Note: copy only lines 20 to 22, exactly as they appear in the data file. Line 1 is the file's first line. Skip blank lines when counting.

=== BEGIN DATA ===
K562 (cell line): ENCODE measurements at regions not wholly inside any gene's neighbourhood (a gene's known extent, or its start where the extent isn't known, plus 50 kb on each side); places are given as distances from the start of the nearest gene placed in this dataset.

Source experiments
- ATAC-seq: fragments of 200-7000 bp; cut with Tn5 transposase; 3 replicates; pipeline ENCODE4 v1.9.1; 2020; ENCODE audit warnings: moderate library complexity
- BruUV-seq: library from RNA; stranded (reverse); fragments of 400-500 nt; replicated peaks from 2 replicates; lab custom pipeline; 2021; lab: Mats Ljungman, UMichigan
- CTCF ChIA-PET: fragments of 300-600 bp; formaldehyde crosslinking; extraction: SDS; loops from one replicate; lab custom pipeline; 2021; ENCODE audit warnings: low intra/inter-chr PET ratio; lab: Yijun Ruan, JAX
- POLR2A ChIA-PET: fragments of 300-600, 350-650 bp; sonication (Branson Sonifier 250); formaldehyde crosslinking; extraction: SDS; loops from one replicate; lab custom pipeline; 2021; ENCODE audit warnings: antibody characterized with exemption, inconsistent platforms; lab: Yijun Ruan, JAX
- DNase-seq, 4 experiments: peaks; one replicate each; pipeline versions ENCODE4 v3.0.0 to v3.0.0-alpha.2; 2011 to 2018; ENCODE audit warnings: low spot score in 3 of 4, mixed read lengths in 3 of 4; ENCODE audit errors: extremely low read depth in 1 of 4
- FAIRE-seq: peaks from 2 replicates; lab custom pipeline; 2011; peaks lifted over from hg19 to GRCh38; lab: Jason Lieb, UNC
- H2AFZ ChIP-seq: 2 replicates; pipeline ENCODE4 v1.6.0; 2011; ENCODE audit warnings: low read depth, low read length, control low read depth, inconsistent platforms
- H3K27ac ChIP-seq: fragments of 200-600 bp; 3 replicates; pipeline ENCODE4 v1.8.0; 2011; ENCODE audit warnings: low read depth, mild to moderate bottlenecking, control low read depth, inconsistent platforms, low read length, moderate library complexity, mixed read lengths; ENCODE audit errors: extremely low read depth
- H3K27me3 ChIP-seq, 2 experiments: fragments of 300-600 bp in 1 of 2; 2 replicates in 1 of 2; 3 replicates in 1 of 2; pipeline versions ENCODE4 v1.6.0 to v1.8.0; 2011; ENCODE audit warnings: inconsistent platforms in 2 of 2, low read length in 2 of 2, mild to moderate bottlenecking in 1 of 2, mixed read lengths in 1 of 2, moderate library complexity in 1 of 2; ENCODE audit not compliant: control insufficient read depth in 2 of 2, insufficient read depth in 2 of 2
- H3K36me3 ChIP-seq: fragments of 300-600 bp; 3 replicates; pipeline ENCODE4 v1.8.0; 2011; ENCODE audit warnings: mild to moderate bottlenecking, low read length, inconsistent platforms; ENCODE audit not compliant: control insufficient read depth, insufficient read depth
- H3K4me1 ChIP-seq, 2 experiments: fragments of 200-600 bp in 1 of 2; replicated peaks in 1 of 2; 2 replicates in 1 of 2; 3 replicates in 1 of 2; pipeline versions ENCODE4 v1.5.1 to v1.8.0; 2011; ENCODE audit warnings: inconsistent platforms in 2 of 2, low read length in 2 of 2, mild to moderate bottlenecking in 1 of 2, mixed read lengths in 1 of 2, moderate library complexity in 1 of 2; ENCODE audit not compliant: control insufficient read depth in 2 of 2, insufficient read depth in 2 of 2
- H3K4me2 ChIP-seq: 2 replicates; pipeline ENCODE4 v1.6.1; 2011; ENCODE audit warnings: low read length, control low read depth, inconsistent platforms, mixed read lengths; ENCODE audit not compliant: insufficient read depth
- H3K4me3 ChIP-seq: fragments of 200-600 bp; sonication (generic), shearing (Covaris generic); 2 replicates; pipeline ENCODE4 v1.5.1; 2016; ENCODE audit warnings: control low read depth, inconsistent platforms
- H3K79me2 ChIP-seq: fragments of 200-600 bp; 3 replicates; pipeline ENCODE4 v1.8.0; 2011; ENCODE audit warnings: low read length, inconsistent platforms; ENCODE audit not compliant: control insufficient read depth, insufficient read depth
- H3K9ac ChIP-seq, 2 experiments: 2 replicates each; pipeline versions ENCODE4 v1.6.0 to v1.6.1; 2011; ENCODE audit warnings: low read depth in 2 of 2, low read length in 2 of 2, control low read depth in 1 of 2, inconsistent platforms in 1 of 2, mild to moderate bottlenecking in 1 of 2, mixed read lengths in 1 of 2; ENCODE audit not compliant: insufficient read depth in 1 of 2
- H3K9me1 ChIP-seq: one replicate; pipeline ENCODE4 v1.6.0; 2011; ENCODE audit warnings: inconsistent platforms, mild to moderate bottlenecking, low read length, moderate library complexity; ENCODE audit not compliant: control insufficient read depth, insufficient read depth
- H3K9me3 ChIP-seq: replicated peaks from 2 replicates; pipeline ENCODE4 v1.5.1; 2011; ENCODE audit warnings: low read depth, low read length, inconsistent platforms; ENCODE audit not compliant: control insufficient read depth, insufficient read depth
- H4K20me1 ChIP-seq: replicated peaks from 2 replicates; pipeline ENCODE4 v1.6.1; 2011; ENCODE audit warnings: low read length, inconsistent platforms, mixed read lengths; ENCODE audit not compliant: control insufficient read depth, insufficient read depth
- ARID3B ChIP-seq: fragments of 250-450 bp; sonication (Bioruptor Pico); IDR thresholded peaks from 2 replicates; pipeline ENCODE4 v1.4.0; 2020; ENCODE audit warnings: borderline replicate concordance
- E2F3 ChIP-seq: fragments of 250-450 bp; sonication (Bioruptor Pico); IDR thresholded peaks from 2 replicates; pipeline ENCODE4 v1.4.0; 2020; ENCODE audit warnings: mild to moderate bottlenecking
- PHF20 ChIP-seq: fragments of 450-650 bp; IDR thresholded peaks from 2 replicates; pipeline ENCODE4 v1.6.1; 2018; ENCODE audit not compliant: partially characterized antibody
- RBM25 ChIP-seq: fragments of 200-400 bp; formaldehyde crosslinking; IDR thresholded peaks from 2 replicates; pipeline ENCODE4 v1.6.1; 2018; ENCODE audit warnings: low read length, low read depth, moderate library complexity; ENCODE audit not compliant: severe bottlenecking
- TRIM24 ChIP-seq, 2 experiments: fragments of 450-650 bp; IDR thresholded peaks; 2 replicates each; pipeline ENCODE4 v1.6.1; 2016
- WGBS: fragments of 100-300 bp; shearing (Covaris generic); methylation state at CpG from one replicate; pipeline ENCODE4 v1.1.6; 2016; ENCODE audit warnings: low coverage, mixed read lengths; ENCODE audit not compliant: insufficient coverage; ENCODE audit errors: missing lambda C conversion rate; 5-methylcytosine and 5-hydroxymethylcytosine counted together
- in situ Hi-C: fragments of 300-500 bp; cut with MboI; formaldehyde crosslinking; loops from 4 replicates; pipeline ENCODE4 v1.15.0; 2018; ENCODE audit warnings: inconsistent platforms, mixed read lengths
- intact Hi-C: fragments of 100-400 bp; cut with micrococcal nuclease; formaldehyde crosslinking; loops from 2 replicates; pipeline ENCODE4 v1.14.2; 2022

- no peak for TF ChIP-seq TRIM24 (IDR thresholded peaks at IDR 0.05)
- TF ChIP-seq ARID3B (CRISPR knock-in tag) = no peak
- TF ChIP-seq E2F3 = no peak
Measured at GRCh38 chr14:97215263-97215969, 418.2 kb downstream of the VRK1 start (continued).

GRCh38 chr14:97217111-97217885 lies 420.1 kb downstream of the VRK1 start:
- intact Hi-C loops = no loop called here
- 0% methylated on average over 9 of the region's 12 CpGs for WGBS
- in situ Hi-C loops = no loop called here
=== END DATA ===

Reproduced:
- H4K20me1 ChIP-seq: replicated peaks from 2 replicates; pipeline ENCODE4 v1.6.1; 2011; ENCODE audit warnings: low read length, inconsistent platforms, mixed read lengths; ENCODE audit not compliant: control insufficient read depth, insufficient read depth
- ARID3B ChIP-seq: fragments of 250-450 bp; sonication (Bioruptor Pico); IDR thresholded peaks from 2 replicates; pipeline ENCODE4 v1.4.0; 2020; ENCODE audit warnings: borderline replicate concordance
- E2F3 ChIP-seq: fragments of 250-450 bp; sonication (Bioruptor Pico); IDR thresholded peaks from 2 replicates; pipeline ENCODE4 v1.4.0; 2020; ENCODE audit warnings: mild to moderate bottlenecking